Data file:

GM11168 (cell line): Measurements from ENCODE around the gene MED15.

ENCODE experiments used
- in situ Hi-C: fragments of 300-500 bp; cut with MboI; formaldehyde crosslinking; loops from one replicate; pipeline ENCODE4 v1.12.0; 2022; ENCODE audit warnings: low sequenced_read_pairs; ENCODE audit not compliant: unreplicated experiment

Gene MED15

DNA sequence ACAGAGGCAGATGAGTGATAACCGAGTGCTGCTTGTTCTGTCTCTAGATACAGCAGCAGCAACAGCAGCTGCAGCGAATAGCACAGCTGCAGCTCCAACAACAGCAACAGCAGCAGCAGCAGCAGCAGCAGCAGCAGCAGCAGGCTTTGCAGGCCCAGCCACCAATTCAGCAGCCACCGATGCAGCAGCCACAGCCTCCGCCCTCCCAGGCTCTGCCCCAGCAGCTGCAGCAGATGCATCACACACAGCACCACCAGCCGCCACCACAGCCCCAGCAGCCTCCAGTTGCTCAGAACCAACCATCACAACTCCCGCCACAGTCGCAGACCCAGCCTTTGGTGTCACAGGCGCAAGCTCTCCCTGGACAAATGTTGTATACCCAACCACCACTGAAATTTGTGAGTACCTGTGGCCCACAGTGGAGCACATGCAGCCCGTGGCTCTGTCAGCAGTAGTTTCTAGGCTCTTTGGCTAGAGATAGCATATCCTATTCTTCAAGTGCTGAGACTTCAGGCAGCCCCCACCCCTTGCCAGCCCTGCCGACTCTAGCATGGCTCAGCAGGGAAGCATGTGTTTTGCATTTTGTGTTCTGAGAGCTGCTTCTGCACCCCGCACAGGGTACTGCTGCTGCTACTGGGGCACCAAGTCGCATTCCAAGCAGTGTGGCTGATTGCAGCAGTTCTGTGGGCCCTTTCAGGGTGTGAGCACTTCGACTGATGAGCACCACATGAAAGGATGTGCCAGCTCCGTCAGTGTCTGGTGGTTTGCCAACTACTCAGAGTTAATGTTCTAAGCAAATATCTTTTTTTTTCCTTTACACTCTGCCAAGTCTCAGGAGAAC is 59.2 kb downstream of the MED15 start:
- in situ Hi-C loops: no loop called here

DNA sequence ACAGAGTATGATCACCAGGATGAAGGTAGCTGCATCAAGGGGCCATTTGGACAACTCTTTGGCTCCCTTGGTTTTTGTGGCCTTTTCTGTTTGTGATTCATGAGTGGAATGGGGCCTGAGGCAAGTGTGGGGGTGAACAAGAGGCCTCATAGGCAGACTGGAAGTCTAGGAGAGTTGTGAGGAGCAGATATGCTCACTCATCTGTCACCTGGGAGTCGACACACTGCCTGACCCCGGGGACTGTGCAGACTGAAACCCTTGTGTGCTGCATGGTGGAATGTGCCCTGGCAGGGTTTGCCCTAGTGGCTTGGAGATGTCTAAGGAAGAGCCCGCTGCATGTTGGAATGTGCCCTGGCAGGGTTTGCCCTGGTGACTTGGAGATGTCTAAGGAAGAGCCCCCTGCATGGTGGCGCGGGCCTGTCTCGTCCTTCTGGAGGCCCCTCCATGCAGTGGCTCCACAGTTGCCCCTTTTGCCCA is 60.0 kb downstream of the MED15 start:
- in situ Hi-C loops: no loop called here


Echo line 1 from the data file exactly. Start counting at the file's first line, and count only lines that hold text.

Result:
GM11168 (cell line): Measurements from ENCODE around the gene MED15.